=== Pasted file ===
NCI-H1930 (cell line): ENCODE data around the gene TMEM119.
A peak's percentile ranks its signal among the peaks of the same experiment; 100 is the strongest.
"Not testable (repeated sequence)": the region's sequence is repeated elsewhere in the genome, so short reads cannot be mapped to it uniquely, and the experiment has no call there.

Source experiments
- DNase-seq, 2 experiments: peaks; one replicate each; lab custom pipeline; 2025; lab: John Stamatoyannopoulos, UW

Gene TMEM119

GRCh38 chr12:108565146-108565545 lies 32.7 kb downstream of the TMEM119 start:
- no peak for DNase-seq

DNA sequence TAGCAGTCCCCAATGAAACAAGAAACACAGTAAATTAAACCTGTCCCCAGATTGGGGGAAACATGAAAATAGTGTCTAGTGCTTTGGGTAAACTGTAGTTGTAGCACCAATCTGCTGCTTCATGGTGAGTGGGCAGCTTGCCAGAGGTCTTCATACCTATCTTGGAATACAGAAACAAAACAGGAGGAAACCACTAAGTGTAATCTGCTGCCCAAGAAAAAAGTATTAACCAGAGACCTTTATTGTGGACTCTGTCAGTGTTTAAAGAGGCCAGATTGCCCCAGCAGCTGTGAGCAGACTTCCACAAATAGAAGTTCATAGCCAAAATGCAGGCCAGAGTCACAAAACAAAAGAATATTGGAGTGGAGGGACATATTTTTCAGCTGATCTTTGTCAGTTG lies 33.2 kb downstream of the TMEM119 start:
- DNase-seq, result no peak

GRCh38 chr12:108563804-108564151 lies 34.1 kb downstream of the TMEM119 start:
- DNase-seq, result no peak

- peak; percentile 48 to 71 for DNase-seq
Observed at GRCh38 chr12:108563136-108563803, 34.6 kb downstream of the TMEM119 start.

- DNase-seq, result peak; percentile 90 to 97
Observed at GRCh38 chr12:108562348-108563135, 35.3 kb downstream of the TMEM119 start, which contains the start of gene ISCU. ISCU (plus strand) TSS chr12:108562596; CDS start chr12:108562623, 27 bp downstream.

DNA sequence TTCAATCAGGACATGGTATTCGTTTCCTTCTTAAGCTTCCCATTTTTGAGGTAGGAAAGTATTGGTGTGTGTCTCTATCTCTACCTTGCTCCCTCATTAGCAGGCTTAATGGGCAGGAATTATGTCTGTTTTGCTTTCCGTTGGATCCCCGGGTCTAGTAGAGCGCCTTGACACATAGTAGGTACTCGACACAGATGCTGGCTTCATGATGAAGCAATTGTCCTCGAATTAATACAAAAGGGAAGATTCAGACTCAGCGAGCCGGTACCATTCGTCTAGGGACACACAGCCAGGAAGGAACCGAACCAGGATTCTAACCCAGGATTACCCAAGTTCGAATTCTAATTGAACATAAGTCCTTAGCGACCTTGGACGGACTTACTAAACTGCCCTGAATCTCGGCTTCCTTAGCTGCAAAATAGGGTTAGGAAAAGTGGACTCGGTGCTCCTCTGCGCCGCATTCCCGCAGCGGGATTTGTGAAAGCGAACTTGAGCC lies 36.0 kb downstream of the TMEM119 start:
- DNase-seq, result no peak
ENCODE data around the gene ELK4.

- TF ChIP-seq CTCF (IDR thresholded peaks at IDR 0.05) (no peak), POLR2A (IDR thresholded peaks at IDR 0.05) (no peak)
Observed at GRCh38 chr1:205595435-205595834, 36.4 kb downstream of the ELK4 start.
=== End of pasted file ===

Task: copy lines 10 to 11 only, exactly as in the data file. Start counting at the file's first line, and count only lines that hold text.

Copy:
- DNase-seq, result no peak

GRCh38 chr12:108563804-108564151 lies 34.1 kb downstream of the TMEM119 start: